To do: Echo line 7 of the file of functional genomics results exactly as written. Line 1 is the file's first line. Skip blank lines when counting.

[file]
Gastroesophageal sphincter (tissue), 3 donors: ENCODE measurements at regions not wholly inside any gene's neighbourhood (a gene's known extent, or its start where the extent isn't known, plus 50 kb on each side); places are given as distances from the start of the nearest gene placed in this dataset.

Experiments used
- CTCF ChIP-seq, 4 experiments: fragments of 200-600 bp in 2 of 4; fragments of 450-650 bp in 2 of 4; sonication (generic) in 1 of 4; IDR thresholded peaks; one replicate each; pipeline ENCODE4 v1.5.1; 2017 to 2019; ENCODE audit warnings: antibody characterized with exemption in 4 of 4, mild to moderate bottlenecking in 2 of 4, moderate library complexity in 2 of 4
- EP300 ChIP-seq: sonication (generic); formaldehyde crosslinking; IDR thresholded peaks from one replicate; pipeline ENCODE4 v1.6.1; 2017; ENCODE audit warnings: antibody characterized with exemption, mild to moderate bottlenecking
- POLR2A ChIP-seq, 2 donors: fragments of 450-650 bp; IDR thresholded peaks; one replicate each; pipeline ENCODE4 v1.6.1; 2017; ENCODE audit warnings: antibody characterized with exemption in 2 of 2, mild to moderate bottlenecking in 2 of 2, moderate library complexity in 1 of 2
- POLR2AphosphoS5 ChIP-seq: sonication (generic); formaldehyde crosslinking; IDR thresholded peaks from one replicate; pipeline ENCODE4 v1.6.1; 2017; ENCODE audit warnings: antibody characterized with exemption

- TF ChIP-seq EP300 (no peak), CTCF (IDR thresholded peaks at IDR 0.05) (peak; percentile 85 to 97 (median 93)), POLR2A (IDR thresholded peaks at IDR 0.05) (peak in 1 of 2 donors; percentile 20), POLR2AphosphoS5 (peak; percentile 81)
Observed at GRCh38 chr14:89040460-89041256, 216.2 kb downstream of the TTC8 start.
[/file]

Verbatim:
- TF ChIP-seq EP300 (no peak), CTCF (IDR thresholded peaks at IDR 0.05) (peak; percentile 85 to 97 (median 93)), POLR2A (IDR thresholded peaks at IDR 0.05) (peak in 1 of 2 donors; percentile 20), POLR2AphosphoS5 (peak; percentile 81)